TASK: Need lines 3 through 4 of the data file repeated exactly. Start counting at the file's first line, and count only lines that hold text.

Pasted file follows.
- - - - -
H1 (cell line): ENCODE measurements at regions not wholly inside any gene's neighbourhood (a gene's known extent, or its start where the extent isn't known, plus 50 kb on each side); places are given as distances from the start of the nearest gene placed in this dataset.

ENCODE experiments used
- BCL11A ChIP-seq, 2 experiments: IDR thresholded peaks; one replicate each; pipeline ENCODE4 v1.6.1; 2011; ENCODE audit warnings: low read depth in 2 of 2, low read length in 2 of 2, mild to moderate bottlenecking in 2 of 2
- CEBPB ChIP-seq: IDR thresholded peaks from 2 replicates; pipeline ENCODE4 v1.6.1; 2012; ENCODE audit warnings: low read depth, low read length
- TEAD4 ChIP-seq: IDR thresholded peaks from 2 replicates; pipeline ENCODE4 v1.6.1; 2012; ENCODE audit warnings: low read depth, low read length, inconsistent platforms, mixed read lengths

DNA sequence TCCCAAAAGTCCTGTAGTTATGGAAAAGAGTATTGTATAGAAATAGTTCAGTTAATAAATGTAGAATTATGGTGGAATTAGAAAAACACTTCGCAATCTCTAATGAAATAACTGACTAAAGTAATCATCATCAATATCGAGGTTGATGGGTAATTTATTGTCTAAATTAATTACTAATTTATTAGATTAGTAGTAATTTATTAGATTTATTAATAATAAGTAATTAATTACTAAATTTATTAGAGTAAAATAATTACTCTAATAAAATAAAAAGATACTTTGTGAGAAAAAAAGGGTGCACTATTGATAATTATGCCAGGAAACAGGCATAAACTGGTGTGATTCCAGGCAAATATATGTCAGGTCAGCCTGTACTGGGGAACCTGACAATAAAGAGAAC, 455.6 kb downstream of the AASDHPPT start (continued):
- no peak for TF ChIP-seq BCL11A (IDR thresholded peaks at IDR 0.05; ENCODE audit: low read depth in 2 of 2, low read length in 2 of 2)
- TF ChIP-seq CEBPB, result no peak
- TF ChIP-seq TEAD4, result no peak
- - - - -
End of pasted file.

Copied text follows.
- BCL11A ChIP-seq, 2 experiments: IDR thresholded peaks; one replicate each; pipeline ENCODE4 v1.6.1; 2011; ENCODE audit warnings: low read depth in 2 of 2, low read length in 2 of 2, mild to moderate bottlenecking in 2 of 2
- CEBPB ChIP-seq: IDR thresholded peaks from 2 replicates; pipeline ENCODE4 v1.6.1; 2012; ENCODE audit warnings: low read depth, low read length